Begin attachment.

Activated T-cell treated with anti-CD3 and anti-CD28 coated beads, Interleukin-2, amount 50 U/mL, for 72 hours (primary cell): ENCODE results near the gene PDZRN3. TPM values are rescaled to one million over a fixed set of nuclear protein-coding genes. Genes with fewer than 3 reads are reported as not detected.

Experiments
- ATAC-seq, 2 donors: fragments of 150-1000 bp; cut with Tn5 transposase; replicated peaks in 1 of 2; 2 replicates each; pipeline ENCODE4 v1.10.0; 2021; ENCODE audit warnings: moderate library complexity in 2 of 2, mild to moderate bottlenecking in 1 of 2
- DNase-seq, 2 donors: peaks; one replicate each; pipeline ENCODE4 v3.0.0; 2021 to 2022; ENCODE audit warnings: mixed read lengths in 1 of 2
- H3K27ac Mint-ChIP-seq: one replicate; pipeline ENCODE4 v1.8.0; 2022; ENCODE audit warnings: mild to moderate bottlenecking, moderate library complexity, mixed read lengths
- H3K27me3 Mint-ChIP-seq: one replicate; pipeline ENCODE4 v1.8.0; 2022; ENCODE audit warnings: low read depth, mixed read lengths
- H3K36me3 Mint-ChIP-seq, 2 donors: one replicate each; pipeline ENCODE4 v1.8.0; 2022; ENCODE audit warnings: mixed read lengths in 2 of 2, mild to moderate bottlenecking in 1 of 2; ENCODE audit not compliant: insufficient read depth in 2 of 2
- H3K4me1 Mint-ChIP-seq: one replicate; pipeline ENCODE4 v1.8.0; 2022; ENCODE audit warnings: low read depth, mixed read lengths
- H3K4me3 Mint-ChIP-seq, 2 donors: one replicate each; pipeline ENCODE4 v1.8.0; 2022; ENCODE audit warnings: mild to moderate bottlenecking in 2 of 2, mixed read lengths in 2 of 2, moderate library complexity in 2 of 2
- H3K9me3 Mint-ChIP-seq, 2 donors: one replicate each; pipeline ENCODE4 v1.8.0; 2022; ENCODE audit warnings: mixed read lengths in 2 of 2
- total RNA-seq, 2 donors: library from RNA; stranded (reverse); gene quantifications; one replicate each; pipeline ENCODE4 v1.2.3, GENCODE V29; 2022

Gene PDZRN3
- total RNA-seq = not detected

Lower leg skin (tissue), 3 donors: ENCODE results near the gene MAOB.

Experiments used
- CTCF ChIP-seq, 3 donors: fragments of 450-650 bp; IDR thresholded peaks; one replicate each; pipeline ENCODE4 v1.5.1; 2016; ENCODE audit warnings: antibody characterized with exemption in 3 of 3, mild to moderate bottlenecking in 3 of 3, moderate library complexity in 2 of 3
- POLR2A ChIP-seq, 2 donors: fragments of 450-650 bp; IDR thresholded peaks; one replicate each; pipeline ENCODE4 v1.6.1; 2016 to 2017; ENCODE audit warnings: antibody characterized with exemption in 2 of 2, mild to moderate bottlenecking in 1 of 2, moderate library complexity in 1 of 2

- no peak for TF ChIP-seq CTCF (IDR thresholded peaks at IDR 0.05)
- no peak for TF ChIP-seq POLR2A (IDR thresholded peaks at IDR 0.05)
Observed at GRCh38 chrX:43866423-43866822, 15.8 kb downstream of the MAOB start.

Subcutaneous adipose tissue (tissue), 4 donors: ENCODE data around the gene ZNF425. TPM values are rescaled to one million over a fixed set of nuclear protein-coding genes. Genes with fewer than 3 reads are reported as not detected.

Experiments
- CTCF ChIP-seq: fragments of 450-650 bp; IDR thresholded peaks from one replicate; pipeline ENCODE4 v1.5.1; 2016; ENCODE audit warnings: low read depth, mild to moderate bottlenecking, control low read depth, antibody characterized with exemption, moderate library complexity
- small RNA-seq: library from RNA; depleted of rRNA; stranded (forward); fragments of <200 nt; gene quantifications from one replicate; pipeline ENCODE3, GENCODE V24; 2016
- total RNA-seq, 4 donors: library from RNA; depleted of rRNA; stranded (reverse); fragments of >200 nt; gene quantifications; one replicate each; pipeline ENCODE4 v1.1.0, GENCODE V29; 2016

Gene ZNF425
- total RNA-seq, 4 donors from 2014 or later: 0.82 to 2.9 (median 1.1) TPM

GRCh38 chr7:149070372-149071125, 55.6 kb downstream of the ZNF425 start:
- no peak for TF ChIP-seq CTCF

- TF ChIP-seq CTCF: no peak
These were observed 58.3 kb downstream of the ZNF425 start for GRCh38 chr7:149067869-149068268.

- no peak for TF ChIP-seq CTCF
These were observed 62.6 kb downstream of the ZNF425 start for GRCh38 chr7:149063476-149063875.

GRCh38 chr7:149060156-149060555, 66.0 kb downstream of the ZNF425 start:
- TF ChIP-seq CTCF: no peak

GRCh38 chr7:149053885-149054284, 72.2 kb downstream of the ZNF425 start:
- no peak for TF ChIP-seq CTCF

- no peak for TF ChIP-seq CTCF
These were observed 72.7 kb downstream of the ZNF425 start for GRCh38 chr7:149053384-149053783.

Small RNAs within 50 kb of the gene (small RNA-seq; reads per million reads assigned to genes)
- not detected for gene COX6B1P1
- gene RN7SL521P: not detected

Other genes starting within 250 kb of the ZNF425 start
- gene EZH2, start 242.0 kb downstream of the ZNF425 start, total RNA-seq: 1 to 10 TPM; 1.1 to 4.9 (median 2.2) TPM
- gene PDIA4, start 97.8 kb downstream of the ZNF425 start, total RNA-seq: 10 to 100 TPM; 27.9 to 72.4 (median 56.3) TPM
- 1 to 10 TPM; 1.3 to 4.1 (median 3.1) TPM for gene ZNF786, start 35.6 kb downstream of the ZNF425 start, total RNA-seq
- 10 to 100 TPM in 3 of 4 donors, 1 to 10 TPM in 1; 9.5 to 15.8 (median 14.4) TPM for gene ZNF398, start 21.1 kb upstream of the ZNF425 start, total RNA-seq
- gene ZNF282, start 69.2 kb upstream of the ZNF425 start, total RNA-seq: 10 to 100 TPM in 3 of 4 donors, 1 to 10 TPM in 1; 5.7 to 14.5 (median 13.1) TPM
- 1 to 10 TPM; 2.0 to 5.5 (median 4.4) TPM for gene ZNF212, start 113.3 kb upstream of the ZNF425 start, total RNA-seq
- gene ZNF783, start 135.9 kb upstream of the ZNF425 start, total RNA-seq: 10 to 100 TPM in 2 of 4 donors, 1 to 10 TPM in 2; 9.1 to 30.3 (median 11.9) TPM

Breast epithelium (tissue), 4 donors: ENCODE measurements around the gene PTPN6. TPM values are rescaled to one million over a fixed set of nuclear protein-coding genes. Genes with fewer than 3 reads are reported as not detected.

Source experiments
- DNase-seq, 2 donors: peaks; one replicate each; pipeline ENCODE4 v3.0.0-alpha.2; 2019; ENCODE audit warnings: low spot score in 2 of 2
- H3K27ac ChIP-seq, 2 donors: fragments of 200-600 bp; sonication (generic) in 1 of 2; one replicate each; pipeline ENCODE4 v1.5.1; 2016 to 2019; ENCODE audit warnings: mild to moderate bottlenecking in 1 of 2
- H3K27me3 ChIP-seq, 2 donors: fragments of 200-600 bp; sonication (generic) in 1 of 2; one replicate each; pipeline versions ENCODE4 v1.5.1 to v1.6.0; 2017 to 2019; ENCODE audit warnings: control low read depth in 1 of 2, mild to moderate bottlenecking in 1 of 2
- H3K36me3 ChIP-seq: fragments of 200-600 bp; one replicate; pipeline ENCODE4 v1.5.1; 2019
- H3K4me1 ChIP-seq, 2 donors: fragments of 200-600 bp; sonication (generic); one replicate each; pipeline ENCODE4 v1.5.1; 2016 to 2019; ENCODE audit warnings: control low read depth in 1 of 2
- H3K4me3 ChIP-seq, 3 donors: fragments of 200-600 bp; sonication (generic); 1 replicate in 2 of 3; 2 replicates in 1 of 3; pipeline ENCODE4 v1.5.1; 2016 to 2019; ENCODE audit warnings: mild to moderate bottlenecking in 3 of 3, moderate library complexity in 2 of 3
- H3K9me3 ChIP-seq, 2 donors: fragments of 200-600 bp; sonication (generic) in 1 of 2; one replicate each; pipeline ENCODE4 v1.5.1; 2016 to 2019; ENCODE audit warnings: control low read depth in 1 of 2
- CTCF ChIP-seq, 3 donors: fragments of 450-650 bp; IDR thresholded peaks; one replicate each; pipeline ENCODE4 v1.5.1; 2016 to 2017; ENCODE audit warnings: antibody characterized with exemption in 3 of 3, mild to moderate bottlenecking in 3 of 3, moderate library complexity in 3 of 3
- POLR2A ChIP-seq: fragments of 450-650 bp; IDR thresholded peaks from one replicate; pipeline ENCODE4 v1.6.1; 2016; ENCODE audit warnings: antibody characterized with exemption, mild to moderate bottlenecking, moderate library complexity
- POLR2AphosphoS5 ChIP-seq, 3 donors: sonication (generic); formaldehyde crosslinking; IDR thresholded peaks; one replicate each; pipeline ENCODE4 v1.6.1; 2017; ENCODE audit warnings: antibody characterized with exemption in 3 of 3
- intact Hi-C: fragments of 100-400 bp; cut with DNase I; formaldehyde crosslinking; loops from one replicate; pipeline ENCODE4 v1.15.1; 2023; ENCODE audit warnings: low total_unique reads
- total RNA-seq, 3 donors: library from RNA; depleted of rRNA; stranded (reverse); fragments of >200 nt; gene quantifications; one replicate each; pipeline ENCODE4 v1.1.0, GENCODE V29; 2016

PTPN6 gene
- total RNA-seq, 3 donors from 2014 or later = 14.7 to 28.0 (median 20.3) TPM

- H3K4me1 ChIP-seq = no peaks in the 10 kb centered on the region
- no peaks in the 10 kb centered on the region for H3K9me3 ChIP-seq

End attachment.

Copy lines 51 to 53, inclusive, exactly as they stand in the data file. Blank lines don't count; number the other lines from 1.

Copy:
Breast epithelium (tissue), 4 donors: ENCODE measurements around the gene PTPN6. TPM values are rescaled to one million over a fixed set of nuclear protein-coding genes. Genes with fewer than 3 reads are reported as not detected.

Source experiments
- DNase-seq, 2 donors: peaks; one replicate each; pipeline ENCODE4 v3.0.0-alpha.2; 2019; ENCODE audit warnings: low spot score in 2 of 2